Delaware Lawmakers Unveil New Bill to Ban Credit Scoring

March 2, 2007

Delaware Insurance Commissioner Matt Denn and legislators on Friday unveiled legislation to ban all use of credit scores in setting auto and homeowner insurance rates.

Denn was joined by the prime sponsors of the bill (Senate Bill 31) including state Sen. Margaret Rose Henry, state Sen. Harris McDowell and state Rep. Helene Keeley, along with other legislators and community leaders.

In 2006, a similar bill was amended to ban use of credit scores only on auto and homeowner insurance policy renewals and passed the Senate, but was not brought up for a vote in the House of Representatives.

“The use of credit scores in setting insurance rates is unfair and unnecessary,” Denn said. “Credit reports are notoriously filled with errors and the use of credit scores to set insurance rates has been shown to have a disproportionate effect on minorities. And insurance companies have plenty of tools to evaluate each of us without using credit scores.”

“One’s credit has nothing to do with one’s risk to an insurance company as a driver or a homeowner. It just doesn’t make any sense,” Sen. Henry said. “Many, many people have told us over the last six months that they agree with us on this issue, so we’re going to try for the complete ban again.”

“This is an issue that has a considerable amount of public support behind it and we think it is an idea whose time has come,” Rep. Keeley said. “This is about fairness and about people’s pocketbooks.”

“Credit scoring in insurance is unfair and my constituents have asked me to try to put an end to it,” Sen. McDowell said. “I will be working this year to have a complete ban on the practice enacted.”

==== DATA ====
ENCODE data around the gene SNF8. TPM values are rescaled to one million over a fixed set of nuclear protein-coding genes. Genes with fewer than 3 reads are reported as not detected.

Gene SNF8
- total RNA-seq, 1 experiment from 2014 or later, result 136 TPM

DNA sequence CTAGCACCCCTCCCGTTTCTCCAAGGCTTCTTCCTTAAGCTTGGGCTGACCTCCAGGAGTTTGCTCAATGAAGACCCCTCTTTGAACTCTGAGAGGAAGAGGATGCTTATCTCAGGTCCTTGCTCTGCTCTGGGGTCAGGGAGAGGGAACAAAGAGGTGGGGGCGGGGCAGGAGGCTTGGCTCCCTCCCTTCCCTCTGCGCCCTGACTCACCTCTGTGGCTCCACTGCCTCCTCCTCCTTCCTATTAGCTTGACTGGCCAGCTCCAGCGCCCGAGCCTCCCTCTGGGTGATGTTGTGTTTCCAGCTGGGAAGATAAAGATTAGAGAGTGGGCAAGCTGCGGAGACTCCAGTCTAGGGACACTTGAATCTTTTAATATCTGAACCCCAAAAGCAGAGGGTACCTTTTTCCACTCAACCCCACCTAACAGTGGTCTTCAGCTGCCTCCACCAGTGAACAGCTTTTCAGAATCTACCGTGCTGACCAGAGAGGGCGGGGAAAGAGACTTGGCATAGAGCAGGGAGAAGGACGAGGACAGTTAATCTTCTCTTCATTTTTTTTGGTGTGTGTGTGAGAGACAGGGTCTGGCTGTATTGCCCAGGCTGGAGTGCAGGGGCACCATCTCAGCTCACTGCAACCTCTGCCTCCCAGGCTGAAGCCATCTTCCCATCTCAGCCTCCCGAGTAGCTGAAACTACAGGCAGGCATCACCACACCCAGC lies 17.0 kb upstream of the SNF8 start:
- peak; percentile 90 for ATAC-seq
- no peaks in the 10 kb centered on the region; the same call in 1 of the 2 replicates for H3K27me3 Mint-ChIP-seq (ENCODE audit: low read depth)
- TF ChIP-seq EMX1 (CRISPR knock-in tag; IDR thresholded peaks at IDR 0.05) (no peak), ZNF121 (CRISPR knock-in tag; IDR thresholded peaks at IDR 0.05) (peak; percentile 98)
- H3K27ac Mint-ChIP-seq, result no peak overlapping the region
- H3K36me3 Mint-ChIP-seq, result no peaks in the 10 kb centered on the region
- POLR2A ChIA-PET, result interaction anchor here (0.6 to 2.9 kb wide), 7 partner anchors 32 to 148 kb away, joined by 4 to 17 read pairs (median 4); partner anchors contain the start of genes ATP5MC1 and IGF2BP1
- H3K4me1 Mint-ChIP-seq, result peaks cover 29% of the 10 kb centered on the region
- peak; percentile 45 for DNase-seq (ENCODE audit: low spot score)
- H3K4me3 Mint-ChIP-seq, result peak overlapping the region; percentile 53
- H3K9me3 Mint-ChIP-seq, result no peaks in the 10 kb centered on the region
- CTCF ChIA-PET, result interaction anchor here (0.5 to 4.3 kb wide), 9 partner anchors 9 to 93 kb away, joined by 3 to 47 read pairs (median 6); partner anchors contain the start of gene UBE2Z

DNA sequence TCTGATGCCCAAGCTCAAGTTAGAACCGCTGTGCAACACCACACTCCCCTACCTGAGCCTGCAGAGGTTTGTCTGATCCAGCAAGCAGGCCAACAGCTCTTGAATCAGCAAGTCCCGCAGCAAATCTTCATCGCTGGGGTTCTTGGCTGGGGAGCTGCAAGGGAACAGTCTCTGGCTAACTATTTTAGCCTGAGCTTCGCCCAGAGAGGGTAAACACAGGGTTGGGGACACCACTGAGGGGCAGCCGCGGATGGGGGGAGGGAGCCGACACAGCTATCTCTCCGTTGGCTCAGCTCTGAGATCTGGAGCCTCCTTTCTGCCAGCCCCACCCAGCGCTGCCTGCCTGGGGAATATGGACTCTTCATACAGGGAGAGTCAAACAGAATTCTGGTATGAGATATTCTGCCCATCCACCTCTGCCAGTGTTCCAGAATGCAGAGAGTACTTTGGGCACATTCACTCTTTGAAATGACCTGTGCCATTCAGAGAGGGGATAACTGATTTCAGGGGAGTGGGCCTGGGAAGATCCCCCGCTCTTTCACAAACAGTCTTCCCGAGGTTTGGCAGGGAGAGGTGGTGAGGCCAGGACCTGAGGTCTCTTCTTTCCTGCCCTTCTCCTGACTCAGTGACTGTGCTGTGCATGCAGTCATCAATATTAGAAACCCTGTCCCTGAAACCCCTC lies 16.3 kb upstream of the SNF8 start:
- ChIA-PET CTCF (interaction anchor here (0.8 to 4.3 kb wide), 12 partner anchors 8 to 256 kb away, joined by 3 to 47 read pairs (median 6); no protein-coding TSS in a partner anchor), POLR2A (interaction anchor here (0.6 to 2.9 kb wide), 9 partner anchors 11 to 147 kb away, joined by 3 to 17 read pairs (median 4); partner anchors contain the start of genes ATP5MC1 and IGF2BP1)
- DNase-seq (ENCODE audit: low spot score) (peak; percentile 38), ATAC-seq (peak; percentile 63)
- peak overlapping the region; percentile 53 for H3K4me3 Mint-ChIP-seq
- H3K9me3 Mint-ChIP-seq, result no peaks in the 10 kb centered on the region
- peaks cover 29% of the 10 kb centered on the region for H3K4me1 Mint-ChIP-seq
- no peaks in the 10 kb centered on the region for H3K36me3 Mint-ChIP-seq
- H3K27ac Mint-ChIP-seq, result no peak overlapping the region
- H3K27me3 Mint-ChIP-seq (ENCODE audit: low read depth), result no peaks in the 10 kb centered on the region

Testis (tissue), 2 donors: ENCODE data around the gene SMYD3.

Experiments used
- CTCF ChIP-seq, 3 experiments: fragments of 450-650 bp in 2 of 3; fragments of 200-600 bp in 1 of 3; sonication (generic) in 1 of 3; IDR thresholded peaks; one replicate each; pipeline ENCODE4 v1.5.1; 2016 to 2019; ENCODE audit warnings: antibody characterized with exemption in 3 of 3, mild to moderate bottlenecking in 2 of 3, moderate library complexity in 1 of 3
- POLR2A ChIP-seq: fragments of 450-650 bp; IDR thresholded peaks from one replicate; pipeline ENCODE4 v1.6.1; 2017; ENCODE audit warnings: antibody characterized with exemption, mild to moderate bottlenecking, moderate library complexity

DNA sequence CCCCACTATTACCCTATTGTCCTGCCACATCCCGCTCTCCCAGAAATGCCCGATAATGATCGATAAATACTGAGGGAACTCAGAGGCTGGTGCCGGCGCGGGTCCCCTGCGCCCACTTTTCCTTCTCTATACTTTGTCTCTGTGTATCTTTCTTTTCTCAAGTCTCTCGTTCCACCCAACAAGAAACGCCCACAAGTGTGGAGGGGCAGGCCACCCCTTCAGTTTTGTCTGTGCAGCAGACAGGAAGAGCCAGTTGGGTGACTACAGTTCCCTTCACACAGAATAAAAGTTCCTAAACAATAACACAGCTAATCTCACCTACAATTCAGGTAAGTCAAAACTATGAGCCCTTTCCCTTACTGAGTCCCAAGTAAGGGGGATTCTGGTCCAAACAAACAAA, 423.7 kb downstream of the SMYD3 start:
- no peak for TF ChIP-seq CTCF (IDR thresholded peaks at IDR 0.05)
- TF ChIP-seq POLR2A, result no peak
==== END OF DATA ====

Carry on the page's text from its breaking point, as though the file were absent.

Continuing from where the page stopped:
Friday’s endorsement of Senate Bill 31 also included Rep. Hazel Plant, The Rev. Dr. H. Ward Greer of Ezion-Mt. Carmel United Methodist Church, John Flaherty of Common Cause of Delaware, Mark Brunswick of the A. Philip Randolph Institute of Delaware and Rashmi Rangan of the Delaware Community Reinvestment Action Council.

“We have a lot of work to do for our side to prevail. Last year those of us who attended the debate saw the insurance industry come out in force,” Brunswick said. “This challenges us to begin the work of educating our communities on the progress of this legislation, going on record at the legislative hearings and perhaps holding our own hearings in our communities.”

If passed, Senate Bill 31 would make Delaware one of the strictest states in the country on the issue of credit scoring in insurance.

Source: Commissioner Matthew Denn

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